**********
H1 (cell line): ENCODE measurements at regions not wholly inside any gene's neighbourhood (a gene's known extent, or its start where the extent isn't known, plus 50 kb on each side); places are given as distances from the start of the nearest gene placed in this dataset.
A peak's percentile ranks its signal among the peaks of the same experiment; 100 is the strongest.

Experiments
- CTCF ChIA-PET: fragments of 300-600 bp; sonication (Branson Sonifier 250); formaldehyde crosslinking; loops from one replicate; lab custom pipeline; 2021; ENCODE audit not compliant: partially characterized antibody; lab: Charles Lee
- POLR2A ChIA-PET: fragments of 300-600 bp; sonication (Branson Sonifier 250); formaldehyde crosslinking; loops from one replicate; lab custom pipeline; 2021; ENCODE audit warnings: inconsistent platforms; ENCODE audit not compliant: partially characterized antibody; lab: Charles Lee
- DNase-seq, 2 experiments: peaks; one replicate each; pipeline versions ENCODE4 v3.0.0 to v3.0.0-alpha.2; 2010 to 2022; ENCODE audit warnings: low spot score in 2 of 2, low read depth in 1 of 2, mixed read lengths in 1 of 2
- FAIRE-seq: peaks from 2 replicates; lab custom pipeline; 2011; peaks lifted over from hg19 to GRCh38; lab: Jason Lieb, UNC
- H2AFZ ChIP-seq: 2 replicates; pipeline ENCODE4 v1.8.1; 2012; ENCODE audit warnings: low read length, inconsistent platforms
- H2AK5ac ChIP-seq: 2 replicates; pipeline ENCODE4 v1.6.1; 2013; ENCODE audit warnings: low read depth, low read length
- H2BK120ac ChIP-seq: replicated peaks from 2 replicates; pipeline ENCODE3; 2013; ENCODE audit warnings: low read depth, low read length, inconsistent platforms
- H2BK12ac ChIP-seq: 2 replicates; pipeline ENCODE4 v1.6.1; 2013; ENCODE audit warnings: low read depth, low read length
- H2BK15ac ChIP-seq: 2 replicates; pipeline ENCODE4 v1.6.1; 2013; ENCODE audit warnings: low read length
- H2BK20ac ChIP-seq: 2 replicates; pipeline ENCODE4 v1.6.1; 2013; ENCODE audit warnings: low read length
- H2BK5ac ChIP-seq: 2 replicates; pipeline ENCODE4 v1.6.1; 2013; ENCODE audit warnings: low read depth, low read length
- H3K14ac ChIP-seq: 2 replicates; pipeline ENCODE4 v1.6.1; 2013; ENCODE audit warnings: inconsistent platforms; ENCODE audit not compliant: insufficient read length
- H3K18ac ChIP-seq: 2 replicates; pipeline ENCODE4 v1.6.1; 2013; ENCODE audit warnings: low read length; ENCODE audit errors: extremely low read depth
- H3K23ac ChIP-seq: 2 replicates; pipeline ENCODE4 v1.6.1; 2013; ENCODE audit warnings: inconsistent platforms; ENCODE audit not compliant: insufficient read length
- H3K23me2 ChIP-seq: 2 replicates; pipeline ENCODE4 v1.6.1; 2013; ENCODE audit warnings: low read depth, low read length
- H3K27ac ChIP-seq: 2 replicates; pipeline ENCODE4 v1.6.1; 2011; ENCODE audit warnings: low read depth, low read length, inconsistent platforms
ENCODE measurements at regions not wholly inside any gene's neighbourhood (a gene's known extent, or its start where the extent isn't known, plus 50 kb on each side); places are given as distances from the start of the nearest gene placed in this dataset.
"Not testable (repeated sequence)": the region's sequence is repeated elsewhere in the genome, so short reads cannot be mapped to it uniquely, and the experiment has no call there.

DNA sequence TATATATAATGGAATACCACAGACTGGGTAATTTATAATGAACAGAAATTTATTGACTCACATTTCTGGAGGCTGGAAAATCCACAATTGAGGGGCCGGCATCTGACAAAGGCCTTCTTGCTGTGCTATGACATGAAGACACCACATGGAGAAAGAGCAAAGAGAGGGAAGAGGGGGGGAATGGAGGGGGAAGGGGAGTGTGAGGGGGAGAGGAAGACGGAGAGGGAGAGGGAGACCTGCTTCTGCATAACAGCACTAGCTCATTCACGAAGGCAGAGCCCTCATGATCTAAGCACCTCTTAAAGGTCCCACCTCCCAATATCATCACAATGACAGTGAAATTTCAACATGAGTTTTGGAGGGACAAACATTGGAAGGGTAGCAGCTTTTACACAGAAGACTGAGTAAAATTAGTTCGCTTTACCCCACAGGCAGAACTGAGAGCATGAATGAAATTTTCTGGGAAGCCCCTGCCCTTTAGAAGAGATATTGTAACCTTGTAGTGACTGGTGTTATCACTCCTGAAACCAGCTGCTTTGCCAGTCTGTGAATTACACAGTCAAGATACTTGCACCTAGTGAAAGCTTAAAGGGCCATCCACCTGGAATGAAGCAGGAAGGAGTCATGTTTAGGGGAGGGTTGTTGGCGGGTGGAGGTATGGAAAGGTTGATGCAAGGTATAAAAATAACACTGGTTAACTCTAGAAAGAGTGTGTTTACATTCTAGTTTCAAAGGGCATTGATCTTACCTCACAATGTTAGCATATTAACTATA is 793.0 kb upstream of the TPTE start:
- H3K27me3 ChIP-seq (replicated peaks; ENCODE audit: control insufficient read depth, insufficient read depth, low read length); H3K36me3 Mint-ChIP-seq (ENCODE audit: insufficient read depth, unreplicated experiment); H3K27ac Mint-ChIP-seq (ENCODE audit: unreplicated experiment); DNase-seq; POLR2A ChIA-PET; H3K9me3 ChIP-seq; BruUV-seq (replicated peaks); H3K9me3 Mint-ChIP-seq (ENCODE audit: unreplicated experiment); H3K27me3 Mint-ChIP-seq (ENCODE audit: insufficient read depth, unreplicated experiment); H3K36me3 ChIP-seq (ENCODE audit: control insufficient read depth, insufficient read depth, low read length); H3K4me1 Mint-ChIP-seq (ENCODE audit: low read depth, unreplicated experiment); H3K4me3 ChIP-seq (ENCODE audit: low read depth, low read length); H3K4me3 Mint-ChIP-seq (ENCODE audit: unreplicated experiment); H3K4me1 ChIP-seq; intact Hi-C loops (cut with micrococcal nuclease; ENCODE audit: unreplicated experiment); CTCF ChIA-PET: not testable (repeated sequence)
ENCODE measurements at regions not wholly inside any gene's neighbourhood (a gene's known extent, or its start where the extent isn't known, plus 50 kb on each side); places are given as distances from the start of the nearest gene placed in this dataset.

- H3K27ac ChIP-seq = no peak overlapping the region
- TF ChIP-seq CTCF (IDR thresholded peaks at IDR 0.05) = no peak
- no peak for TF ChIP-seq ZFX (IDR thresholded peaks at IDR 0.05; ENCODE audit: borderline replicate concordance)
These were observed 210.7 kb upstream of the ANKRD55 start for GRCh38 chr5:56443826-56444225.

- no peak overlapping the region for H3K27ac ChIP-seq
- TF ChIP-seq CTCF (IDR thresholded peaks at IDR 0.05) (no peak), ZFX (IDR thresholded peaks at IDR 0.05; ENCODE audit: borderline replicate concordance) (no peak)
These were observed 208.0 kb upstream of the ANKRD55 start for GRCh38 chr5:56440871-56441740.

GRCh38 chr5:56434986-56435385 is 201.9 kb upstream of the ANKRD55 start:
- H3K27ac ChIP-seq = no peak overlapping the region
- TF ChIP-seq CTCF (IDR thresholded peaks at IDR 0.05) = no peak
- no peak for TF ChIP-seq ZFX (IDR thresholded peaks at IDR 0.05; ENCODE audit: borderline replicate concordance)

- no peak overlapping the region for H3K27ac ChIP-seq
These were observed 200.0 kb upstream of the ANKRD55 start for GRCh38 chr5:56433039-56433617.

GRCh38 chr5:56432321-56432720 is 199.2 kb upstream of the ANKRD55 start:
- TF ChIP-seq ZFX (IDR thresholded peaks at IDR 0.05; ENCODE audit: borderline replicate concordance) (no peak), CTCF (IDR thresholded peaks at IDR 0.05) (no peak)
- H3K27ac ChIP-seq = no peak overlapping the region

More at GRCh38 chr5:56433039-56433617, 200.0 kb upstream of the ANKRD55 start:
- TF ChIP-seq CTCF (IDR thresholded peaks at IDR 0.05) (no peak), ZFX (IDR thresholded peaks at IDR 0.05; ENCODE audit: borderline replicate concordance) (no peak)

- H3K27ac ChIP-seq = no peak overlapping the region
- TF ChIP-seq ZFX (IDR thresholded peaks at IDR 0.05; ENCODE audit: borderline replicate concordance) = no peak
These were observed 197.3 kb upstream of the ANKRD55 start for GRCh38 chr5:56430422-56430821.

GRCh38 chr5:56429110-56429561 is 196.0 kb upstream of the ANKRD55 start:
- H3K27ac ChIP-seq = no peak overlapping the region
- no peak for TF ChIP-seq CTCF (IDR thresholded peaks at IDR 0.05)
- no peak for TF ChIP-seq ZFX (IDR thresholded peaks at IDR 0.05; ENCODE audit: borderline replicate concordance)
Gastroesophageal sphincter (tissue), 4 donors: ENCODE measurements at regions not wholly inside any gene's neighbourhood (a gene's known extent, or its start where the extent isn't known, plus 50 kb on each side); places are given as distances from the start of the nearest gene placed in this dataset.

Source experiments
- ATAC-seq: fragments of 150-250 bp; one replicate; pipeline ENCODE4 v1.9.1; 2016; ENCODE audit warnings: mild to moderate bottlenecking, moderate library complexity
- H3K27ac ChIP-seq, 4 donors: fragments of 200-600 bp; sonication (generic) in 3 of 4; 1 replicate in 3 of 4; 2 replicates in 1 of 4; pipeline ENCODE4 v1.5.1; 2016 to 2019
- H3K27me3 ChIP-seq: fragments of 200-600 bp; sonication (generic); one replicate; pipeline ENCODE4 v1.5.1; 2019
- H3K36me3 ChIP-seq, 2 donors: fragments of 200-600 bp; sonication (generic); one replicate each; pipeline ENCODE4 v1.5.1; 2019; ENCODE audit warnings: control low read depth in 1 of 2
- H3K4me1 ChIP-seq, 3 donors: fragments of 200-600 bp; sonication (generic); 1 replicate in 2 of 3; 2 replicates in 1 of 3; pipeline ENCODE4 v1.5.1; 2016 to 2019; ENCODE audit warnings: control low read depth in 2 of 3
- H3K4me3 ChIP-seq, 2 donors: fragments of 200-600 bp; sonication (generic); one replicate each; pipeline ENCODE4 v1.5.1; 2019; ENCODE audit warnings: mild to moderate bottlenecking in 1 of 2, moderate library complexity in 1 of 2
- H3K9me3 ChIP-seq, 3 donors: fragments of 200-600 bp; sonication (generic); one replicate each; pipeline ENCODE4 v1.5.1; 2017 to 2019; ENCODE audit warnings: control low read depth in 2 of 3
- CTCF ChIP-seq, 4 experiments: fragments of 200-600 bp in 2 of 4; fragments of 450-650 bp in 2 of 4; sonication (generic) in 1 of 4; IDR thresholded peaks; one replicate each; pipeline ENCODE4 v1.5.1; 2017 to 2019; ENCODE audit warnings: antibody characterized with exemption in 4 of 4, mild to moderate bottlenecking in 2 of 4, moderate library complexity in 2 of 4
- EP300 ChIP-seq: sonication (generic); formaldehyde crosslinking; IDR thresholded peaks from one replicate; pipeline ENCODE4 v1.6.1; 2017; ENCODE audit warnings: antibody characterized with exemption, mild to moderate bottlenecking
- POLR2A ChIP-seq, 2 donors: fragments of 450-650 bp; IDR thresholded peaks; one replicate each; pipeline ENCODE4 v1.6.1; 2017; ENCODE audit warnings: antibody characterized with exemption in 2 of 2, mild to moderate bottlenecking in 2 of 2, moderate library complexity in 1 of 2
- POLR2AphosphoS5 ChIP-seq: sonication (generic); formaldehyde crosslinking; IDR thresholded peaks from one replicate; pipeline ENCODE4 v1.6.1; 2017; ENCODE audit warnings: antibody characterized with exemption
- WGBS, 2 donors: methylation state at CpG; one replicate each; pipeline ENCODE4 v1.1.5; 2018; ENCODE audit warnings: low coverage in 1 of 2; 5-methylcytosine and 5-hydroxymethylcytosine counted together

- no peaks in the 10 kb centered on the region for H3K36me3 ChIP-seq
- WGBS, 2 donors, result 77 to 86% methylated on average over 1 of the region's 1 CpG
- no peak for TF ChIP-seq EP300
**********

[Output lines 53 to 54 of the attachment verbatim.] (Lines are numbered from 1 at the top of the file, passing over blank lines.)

- H3K27ac ChIP-seq, 4 donors: fragments of 200-600 bp; sonication (generic) in 3 of 4; 1 replicate in 3 of 4; 2 replicates in 1 of 4; pipeline ENCODE4 v1.5.1; 2016 to 2019
- H3K27me3 ChIP-seq: fragments of 200-600 bp; sonication (generic); one replicate; pipeline ENCODE4 v1.5.1; 2019